A case of pembrolizumab-induced severe DKA and hypothyroidism in a patient with metastatic melanoma

in Endocrinology, Diabetes & Metabolism Case Reports

Summary

Immune checkpoint inhibitors (ICIs) have revolutionised cancer therapy and improved outcomes for patients with advanced disease. Pembrolizumab, a monoclonal antibody that acts as a programmed cell death 1 (PD-1(PDCD1)) inhibitor, has been approved for the treatment of advanced melanoma and other solid tumours. Immune-related adverse events (irAEs) including endocrinopathies have been well described with this and other PD-1 inhibitors. While hypothyroidism and hyperthyroidism, and less commonly hypophysitis, are the most common endocrinopathies occurring in patients treated with pembrolizumab, the incidence of type 1 diabetes mellitus (T1DM) was low in clinical trials. We report a case of pembrolizumab-induced primary hypothyroidism and T1DM presenting with severe diabetic ketoacidosis (DKA). A 52-year-old male patient was treated with pembrolizumab for metastatic melanoma. He presented to the emergency department with a 1-day history of nausea and vomiting 2 weeks after his seventh dose of pembrolizumab, having complained of polyuria and polydipsia for 2 months before presentation. He had been diagnosed with thyroid peroxidase (TPO) antibody-negative hypothyroidism, requiring thyroxine replacement, shortly after his fifth dose. Testing revealed a severe DKA (pH: 6.99, glucose: 38.6 mmol/L, capillary ketones: 4.9 and anion gap: 34.7). He was treated in the intensive care unit as per the institutional protocol, and subsequently transitioned to subcutaneous basal-bolus insulin. After his diabetes and thyroid stabilised, pembrolizumab was recommenced to treat his advanced melanoma given his excellent response. This case highlights the importance of blood glucose monitoring as an integral part of cancer treatment protocols composed of pembrolizumab and other ICIs.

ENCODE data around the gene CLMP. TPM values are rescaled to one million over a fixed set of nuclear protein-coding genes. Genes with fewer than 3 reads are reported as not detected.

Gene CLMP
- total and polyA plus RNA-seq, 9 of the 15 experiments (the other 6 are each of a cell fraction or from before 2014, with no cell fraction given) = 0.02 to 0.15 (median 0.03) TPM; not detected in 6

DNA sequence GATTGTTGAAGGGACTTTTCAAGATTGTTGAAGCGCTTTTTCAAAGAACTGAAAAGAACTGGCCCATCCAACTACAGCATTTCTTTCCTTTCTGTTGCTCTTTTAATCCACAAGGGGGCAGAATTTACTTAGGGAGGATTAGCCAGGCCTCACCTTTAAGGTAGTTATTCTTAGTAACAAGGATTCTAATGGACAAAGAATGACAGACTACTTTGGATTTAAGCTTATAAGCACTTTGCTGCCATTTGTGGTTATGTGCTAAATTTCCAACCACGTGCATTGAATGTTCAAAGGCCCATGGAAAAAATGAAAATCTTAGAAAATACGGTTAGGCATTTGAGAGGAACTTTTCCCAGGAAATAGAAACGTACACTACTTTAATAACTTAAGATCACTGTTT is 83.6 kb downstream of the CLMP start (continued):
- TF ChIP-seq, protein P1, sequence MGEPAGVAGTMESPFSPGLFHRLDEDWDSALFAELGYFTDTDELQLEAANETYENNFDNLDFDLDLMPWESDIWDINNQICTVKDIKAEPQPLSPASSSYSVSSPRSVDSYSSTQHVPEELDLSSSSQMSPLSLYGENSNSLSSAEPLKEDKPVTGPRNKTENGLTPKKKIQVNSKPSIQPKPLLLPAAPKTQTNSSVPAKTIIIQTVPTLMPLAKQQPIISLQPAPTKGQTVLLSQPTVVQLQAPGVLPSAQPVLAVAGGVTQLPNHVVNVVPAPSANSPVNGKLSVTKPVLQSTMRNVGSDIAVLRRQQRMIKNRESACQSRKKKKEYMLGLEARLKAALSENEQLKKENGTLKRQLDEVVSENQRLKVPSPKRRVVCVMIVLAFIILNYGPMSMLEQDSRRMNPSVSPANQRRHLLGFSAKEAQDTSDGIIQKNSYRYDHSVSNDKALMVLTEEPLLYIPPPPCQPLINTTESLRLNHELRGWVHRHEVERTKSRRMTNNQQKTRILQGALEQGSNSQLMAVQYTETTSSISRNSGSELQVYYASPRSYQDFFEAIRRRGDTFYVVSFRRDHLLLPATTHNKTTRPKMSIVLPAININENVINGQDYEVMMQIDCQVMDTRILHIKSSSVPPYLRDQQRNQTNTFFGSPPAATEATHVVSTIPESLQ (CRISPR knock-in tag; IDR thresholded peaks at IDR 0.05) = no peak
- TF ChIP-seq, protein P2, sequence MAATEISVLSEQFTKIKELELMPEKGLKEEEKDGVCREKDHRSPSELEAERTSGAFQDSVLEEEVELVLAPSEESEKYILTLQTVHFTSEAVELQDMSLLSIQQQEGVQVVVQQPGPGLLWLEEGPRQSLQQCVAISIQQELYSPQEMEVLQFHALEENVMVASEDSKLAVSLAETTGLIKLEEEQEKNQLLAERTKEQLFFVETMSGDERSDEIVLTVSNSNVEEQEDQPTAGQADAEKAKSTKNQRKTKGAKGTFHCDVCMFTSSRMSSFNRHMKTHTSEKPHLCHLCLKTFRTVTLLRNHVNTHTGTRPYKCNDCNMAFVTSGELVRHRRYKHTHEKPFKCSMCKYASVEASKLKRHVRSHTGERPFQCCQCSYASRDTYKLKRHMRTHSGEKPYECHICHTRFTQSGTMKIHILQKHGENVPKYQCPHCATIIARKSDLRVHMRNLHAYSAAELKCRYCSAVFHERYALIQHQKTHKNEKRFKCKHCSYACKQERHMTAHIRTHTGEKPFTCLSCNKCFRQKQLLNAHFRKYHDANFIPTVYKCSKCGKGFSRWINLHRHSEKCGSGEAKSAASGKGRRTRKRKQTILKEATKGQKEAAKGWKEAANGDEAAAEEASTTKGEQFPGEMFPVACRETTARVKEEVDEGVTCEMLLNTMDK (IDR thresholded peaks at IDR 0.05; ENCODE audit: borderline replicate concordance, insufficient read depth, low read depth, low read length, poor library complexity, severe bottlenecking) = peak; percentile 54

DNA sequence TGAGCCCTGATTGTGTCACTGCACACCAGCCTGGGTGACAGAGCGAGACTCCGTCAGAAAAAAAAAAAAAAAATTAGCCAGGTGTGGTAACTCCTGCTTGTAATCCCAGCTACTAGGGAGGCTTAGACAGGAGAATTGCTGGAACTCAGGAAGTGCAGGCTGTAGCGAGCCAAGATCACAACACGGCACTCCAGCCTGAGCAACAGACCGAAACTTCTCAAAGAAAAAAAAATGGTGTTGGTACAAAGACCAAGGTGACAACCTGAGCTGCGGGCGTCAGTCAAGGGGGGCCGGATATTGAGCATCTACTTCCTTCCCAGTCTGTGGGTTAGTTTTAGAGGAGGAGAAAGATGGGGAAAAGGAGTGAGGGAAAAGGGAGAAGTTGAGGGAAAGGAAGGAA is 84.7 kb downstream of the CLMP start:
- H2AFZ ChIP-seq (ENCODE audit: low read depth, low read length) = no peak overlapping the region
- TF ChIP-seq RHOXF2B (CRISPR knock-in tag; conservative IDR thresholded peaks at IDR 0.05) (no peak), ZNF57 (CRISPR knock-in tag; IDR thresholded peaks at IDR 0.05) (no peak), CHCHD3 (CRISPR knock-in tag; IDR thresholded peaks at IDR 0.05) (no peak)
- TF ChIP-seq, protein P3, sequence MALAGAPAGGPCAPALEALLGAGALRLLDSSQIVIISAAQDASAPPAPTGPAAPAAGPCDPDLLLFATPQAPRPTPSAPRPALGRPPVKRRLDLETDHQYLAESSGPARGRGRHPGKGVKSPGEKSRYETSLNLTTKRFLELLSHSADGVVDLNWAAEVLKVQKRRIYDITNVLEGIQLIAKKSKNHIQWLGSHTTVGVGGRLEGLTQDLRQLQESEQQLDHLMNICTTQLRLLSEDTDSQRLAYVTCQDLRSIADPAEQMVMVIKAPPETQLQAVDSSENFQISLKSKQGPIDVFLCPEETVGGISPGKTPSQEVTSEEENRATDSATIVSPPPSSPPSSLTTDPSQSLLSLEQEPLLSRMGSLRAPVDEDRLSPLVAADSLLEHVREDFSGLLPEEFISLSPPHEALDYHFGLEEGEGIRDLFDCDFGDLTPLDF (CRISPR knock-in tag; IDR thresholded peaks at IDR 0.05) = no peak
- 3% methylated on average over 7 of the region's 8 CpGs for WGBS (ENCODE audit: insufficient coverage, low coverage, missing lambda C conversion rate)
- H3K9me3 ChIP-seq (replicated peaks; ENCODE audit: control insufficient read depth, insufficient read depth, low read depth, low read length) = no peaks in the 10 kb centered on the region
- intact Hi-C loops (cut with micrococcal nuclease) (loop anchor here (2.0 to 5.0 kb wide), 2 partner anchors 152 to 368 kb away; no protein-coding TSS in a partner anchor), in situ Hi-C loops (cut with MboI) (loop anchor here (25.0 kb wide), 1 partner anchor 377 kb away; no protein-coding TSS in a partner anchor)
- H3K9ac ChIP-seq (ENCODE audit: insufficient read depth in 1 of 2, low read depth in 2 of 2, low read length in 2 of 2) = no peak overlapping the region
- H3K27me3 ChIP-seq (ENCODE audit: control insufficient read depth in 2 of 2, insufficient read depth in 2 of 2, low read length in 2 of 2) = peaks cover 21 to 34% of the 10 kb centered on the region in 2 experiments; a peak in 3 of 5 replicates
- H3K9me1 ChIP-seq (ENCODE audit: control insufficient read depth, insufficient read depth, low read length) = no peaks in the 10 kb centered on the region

Learning points:

  • The incidence of T1DM with pembrolizumab treatment is being increasingly recognised and reported, and DKA is a common initial presentation.

  • Physicians should counsel patients about this potential irAE and educate them about the symptoms of hyperglycaemia and DKA.

  • The ESMO guidelines recommend regular monitoring of blood glucose in patients treated with ICIs, a recommendation needs to be incorporated into cancer treatment protocols for pembrolizumab and other ICIs in order to detect hyperglycaemia early and prevent DKA.

Summary